Our ultimate goal is to improve networks in general, and carrier networks in particular, by making them easier to manage, less reliant on custom hardware, and more amenable to innovation. To accomplish these goals, we leverage two existing trends in networking: software-defined networking (SDN) and flexible software packet processing (SPP). These approaches each have their limitations, but our research effort blends them to achieve the best of both. For instance, SDN provides a programmable management interface, which has led to increasing adoption in datacenters, but has limited forwarding flexibility. SPP, whose increasing speeds has made NFV possible, has great flexibility but limited notions of orchestration. In our approach we use SDN as an overarching orchestration framework, but rely on SPP to provide forwarding flexibility at the network edge. This approach is conceptually simple, but seamlessly merges SDN and NFV and is far more scalable and modular than more standard SDN and NFV approaches.
We have a wide range of projects in progress, which can roughly be broken down into the following categories:
Control plane: We are exploring recursive designs that enable SDN to scale to global carrier networks, while still retaining fast local failure recovery. We are also exploring new approaches to control plane connectivity, in which the control plane is physically in-band but logically out-of-band.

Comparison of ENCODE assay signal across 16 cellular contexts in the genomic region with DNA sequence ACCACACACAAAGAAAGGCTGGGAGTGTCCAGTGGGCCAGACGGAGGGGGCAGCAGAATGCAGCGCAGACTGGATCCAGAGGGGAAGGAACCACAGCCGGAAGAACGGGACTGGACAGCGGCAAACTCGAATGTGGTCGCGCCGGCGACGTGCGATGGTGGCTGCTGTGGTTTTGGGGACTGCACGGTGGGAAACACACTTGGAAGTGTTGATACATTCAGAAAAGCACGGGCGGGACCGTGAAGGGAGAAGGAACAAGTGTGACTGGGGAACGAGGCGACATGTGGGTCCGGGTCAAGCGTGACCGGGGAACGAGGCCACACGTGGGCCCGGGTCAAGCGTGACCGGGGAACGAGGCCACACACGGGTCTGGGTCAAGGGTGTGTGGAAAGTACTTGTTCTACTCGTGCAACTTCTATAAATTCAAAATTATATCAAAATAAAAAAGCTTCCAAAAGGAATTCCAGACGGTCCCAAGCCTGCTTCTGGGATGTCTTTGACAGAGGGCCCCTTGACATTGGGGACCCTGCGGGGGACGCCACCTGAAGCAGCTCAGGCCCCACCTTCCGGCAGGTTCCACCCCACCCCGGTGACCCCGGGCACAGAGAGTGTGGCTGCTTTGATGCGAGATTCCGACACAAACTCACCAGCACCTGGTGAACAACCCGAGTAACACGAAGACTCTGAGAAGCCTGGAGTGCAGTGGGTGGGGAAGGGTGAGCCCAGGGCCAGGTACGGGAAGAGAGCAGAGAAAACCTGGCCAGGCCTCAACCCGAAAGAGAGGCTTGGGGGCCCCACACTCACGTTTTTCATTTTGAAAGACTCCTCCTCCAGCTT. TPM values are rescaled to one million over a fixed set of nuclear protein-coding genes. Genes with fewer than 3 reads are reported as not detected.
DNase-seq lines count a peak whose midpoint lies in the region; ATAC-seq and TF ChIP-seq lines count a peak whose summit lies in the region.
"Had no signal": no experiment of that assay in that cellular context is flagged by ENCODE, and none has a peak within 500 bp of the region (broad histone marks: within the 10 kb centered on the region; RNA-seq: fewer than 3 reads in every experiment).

Data plane: We are designing an “elastic switch” as the prototypical edge forwarding device; the elastic switch combines commodity switching with racks of commodity processing in a self-managing system that handles scaling, fault-tolerance, load-balancing, and job placement. We are also looking at a software NIC that fills the gap between hardware capabilities and user demands, providing advanced functionality while shielding applications from the particular hardware implementation.
Service virtualization: This design turns carrier networks into a service-delivery platform, in which the network provides basic primitives that make it easier for third parties to deploy client-facing services (such as content delivery or Dropbox-like services).
Verification and troubleshooting: We have developed methods for verifying the correct enforcement of invariants in networks with sophisticated packet processing middleboxes, and for troubleshooting large SDN codebases.